Testimony in Court
©Arlene R. Taylor PhD
Several individuals may observe the same incident and yet, if called upon to testify in court, present very different testimony based on each person’s innate brain lead.
At present, the American legal system focuses on trying to determine who is right versus who is wrong, who is telling the truth and who is lying. It might be much more helpful if the system, instead, sought for the collective truth based on four different perspectives.
Following is a hypothetical example of testimony provided by four individuals (each with a different brain lead) who witnessed the same incident.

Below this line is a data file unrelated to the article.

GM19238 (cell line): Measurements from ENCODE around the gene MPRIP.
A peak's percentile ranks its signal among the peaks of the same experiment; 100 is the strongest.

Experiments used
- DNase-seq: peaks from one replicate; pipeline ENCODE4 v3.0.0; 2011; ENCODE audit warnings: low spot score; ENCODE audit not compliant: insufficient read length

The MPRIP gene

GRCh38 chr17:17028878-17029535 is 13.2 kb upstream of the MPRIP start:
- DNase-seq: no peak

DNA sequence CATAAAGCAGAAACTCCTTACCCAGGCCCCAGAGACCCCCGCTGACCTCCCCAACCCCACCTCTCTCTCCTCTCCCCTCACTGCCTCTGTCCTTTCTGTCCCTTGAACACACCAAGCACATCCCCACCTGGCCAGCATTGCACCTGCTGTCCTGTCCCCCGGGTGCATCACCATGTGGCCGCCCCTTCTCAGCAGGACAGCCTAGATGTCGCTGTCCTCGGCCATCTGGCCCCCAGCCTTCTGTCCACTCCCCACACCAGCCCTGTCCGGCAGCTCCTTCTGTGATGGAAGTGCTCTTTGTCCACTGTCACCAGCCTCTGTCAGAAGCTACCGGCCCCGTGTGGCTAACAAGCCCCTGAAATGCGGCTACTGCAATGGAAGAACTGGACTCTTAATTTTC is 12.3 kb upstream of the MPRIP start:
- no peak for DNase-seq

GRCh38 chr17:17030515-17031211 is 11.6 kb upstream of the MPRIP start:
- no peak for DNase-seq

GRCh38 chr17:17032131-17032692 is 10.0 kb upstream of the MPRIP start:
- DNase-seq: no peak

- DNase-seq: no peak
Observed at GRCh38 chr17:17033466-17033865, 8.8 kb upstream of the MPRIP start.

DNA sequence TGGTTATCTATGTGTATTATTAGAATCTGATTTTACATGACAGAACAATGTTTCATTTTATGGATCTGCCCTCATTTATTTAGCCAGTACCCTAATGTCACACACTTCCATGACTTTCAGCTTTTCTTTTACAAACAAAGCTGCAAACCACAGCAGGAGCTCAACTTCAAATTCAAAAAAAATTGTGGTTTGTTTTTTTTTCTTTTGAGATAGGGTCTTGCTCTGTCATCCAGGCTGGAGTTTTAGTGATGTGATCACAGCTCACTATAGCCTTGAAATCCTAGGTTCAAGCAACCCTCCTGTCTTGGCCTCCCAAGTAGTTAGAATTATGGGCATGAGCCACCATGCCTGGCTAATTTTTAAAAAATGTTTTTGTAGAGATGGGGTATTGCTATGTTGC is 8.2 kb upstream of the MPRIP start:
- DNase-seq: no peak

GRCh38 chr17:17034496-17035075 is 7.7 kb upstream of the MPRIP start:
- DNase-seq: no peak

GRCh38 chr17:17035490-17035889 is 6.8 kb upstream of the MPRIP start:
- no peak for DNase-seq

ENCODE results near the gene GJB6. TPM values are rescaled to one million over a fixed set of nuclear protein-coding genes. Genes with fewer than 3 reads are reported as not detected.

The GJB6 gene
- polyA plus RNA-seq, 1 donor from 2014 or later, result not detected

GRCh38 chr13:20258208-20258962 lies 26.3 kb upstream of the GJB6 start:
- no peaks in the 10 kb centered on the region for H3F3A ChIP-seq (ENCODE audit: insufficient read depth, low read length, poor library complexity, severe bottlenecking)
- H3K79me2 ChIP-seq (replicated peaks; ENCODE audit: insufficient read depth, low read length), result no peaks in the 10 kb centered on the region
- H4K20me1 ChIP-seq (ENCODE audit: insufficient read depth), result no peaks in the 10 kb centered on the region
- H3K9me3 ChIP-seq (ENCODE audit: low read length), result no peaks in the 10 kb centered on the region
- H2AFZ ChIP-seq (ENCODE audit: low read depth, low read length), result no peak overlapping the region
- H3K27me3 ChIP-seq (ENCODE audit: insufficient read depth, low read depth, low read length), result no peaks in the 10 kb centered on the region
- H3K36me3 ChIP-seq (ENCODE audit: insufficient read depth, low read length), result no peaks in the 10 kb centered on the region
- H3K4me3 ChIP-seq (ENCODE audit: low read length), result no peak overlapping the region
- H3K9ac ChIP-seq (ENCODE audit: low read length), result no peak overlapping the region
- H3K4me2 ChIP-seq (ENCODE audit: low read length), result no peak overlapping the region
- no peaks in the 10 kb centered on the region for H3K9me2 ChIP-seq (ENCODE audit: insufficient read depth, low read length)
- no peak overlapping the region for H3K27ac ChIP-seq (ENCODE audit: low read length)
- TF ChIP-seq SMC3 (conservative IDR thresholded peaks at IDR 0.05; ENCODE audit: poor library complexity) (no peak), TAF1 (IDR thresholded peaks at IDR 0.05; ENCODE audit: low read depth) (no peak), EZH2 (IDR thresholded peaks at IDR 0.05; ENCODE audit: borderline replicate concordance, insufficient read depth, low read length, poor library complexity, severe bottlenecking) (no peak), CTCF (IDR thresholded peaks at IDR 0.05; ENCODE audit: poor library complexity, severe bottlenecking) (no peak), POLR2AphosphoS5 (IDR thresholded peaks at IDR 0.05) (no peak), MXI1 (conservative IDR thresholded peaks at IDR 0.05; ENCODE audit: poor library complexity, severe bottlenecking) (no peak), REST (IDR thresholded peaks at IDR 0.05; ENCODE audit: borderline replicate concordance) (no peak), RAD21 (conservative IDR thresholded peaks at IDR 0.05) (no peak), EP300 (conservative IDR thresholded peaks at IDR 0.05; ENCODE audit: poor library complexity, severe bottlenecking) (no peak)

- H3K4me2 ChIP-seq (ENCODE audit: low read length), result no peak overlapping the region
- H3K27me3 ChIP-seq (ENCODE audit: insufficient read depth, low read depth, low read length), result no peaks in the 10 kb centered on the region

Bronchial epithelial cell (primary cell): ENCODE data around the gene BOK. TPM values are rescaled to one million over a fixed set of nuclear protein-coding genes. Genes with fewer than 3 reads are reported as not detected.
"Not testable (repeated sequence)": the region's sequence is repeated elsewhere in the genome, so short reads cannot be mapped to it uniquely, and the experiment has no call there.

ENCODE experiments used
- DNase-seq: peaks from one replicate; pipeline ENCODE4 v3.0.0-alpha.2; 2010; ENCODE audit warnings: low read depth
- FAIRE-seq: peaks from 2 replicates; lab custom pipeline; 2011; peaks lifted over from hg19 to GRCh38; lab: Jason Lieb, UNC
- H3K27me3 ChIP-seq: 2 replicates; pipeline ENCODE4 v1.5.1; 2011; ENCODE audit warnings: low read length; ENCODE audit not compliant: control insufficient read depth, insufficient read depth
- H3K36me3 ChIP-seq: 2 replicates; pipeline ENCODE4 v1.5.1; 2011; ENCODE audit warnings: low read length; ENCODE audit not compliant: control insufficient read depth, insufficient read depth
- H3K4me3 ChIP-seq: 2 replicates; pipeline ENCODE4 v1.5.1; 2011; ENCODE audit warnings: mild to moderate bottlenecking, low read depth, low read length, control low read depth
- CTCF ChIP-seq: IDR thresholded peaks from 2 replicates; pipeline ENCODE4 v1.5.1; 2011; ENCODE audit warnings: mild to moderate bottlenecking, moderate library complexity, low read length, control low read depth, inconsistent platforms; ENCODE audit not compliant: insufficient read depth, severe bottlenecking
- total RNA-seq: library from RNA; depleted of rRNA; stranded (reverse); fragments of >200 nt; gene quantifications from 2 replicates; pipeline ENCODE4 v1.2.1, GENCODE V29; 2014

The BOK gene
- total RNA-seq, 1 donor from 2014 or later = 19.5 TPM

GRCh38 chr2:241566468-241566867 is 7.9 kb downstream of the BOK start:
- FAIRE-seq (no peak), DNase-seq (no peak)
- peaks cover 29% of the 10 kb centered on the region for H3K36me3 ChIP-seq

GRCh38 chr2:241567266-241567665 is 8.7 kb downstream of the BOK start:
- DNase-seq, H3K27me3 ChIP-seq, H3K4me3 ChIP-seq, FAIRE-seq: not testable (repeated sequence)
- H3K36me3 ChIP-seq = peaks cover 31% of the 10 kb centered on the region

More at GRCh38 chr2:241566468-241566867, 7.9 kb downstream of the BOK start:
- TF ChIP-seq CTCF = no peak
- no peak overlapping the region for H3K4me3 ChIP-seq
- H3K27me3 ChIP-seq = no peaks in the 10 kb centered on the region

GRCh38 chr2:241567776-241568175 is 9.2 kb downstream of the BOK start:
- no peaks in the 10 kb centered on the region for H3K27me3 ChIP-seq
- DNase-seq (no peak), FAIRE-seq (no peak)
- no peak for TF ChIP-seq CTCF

The witness focused on and pointed out problems with signage on a portion of the highway, told the judge he should throw the book at the truck driver,and made mention of the fact that the highway patrol had asked for blood-alcohol tests.
The witness speculated on the possible actions of each driver that had resulted in the wreck, readily teared-up when describing the death of the sports car driver, and suggested ways in which the accident could have potentially been avoided.
The witness reported conversation that had been overheard at the accident site, included details related to the bounded shapes (e.g., the little red car had virtually been flattened by the semi-truck), cited specific driving rules that had been violated, and provided a precise time line of events.
The witness described the relationship of the vehicles to each other (e.g., the sports car had all but disappeared under the truck), cited the injuries of the victims, mentioned the groans emitted by the wounded, and described the weather (e.g., drizzle, accompanied by biting wind) that made things even more uncomfortable for the victims.